Can Los Angeles meet the daunting demand for 100,000 additional housing units by 2021? That’s the ambitious goal that Los Angeles Mayor Eric Garcetti set in a plan he presented in April to alleviate the city’s worst housing crisis since World War II.

Dana Cuff, professor in the School of the Arts and Architecture and director of cityLAB, the architecture and urban design think tank at UCLA, thinks it can be done — without buying up a single square foot of vacant land or bulldozing existing buildings.

The answer is as close as your backyard. 

Cuff and a team of students and faculty from both the architectural and urban design department and UCLA College’s environmental humanities program, with help from staff skilled in construction, are testing out their concept for an affordable, lightweight, customizable, environmentally sensitive accessory dwelling unit — a distant cousin of the granny flat or the mother-in-law unit.


They’re working on building a basic life-size scale model in the Broad Art Center’s “backyard,” on the second-story north patio. The BI(h)OME, as it’s called, will be on display June 10-17. Working with UCLA architecture students, Kevin Daly Architects, which led the design of the project, worked in collaboration with cityLAB. Colleagues Jon Christensen, adjunct assistant professor in the Institute of the Environment and Sustainability, and English professor Ursula Heise contributed their expertise on environmental issues.

Courtesy of cityLAB
The BI(h)OME will be on display until June 17.

The project, which students and Daly began designing in January, is UCLA’s answer to both a housing crisis and an environmental crisis, Cuff said. And it’s aligned with the goals set in UCLA’s Sustainable L.A. Grand Challenge project, a university-wide research initiative to transition the Los Angeles region to 100 percent renewable energy, 100 percent local water and enhanced ecosystem health by 2050. The project unites approximately 150 faculty from 70 departments.

“Today, we don’t have enough affordable housing, and, given the hotter, drier climate, we’re losing environment to support all kinds of species. So there’s an environmental crisis that corresponds to a housing crisis,” Cuff said. “These imperatives are something we can begin to solve — and where better to do that than at UCLA where we have an incredible trove of expertise, creativity and unbelievable students. What’s completely unique about this house is that it will add to the environment — the biome —rather than detract from it.”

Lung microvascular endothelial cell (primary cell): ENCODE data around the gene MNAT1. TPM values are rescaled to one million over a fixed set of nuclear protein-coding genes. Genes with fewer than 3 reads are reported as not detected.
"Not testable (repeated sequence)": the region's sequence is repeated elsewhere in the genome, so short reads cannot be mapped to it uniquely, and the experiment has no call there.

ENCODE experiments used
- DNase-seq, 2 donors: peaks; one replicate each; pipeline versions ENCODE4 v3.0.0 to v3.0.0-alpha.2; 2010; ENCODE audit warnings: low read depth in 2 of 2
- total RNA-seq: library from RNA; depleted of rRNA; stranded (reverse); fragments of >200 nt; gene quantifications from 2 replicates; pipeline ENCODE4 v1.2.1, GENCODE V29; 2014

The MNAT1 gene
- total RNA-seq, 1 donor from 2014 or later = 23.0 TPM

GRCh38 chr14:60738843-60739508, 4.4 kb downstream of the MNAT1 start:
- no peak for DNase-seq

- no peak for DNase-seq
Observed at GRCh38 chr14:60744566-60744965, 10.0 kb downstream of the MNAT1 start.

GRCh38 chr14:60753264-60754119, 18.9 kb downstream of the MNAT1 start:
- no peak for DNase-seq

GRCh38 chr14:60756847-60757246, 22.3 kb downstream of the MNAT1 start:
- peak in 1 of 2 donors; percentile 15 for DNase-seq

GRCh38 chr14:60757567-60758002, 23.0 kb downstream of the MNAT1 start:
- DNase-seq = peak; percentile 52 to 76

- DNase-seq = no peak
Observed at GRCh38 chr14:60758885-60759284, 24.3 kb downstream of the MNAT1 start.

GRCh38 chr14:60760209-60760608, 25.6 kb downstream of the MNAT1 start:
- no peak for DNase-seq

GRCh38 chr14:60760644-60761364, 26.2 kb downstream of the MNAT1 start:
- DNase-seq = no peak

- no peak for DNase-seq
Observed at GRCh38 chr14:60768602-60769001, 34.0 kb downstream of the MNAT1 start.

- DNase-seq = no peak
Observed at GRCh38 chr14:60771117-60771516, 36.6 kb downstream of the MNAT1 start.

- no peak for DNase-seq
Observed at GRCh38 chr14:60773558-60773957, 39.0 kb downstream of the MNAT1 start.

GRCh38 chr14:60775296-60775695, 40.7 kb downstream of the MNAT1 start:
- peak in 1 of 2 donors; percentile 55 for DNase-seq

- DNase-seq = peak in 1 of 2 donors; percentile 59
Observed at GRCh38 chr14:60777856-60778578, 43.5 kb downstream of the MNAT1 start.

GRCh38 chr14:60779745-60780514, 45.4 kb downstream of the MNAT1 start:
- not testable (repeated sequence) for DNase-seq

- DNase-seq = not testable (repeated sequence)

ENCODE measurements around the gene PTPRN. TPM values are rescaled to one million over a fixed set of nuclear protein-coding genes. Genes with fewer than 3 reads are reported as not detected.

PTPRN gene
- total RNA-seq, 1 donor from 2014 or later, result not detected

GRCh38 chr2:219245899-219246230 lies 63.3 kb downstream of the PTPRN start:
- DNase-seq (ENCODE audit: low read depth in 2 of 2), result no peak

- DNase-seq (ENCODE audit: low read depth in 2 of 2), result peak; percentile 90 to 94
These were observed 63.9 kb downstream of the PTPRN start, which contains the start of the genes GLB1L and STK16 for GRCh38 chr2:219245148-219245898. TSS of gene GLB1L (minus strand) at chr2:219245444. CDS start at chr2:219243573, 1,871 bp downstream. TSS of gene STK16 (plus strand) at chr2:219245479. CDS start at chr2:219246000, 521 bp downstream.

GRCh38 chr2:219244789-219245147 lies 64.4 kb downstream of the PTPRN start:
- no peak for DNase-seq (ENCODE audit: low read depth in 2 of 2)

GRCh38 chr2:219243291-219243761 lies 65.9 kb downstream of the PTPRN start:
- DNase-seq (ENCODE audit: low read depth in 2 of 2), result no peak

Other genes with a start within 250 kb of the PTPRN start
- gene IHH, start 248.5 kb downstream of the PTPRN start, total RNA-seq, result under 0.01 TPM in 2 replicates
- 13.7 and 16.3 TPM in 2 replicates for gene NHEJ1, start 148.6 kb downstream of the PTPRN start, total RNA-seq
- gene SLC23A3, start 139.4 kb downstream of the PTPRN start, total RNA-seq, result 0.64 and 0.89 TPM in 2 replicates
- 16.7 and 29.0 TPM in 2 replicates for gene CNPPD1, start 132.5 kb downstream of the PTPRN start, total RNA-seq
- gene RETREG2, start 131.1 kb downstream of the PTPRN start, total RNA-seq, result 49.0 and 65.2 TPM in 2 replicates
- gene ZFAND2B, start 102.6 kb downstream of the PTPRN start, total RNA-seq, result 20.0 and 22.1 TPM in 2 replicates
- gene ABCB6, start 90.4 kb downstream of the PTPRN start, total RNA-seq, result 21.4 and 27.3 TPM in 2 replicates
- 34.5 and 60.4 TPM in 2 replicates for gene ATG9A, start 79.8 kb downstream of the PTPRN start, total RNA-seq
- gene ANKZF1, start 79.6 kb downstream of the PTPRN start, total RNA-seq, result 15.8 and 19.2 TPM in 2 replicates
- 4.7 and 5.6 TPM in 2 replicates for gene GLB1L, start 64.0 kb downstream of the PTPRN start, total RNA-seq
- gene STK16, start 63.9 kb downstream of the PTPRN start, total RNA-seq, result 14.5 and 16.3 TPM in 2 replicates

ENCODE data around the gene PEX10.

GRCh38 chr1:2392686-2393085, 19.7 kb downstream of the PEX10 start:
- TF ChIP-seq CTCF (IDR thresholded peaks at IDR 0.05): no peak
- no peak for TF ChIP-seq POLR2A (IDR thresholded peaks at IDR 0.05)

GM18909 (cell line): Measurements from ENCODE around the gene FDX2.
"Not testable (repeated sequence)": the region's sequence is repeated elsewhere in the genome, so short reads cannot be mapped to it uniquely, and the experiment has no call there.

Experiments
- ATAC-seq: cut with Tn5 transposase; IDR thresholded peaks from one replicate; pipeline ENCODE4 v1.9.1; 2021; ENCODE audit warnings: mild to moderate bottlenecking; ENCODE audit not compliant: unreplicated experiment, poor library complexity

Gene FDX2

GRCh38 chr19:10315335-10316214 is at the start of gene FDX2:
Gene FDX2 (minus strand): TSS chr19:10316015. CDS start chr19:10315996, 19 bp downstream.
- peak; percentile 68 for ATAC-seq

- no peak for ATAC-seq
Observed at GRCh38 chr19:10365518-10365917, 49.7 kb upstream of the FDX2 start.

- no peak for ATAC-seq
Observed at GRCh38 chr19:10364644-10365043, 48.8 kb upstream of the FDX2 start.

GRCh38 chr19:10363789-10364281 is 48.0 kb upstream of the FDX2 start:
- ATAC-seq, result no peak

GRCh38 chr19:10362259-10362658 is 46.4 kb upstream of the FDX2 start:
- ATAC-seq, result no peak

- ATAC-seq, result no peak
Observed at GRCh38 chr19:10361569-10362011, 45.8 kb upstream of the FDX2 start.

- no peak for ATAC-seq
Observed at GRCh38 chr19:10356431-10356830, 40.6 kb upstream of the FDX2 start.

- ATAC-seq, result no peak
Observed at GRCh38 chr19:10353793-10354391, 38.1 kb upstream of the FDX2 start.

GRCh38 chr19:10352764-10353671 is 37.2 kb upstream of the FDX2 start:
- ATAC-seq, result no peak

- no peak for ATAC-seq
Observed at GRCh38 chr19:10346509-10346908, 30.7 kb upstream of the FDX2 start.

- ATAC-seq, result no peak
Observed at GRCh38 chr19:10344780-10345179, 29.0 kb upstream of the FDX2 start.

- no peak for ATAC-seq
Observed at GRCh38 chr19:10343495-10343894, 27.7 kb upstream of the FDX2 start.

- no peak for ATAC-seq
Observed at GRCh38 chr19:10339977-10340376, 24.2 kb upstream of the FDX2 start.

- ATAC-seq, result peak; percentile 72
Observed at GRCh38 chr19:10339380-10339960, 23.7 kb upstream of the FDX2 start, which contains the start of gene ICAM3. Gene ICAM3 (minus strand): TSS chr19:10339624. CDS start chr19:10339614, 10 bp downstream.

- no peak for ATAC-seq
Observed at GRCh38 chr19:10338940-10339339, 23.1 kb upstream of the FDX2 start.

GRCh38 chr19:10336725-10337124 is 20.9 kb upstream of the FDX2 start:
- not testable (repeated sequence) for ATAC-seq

BI(h)OME is designed for multi-species cohabitation. Although it is only slightly smaller than a two-car garage at 350 square feet — enough room to house one or two people — the house also can be built with interesting nooks and crannies, living quarters for lizards, small field mice, an edible garden, bees, birds and bats, Cuff said, all good roommates for humans to have.

“Bats are an absolutely essential species for keeping the insect population in check,” she said. “But if you really don’t like bats, you don’t have to put in a bat habitat.” The bats would live in shingles under which they can cling, Cuff said.

The watertight house, built of plastic sheeting shrink-wrapped over a framework of electrical conduit pipes, is so lightweight that the structure can sit on jacks around which a rock foundation, known as a gabion, would wrap. All of the building materials can be hand-carried on site and assembled by two people. The floor and end walls at the front and back of the house are built of wood, with openings for light and ventilation. On the outside of the house, large cardboard tubes, equipped with LED lights, line the plastic-sheet walls and roof to give the structure an ultra-modern look. Another layer of plastic sheeting will then go over the tubes to protect them from rain.

The final design shows a small wooden deck in front with a bench that slides in and out of the structure. And while the basic model being built at the Broad center won’t have all the amenities, the house is intended to have a compact kitchen, with a system for collecting gray water for the plants; a compostable toilet; and, instead of plastic sheeting used in the prototype, fabric in which solar cells are embedded to run the house on solar power.

“It’s reversible — you don’t have to destroy your backyard to build it — recyclable and environmentally efficient,” Cuff said. The project also was reviewed by a structural engineer, who volunteered his services. “Environmentally, it’s between 10 and 100 times more efficient to construct than a conventional house, mainly because it’s so light.”

The unit would last 10 to 15 years. “And then you can recycle every piece of it. The whole thing goes away as if it were never there. It would be like getting an Airstream trailer and parking it in your backyard,” Cuff said.

Cuff maintains that if 20 percent of the city’s 500,000 single-family lots with an under-utilized garage or backyard could support an accessory dwelling unit where one or two people could live, the mayor’s goal could be met.

“Think about it — to be able to build 100,000 more housing units without acquiring a single bit of land,” Cuff said. “That’s an unbelievable resource. It’s like saying, ‘There’s gold in your backyard, but nobody’s picking it up.’”

A reception at the site will be held today (June 10) from 5 p.m. to 7 p.m. The event is being hosted by faculty members Hitoshi Abe, Mark Gold, Peter Kareiva, and Tina Quinn and will feature a conversation with the principals involved in the project beginning at 6 p.m. Moderated by Frances Anderton of KCRW’s “DnA: Design with Architecture,” the discussion will include faculty members Cuff, Christensen and Heise, and also feature architect Kevin Daly.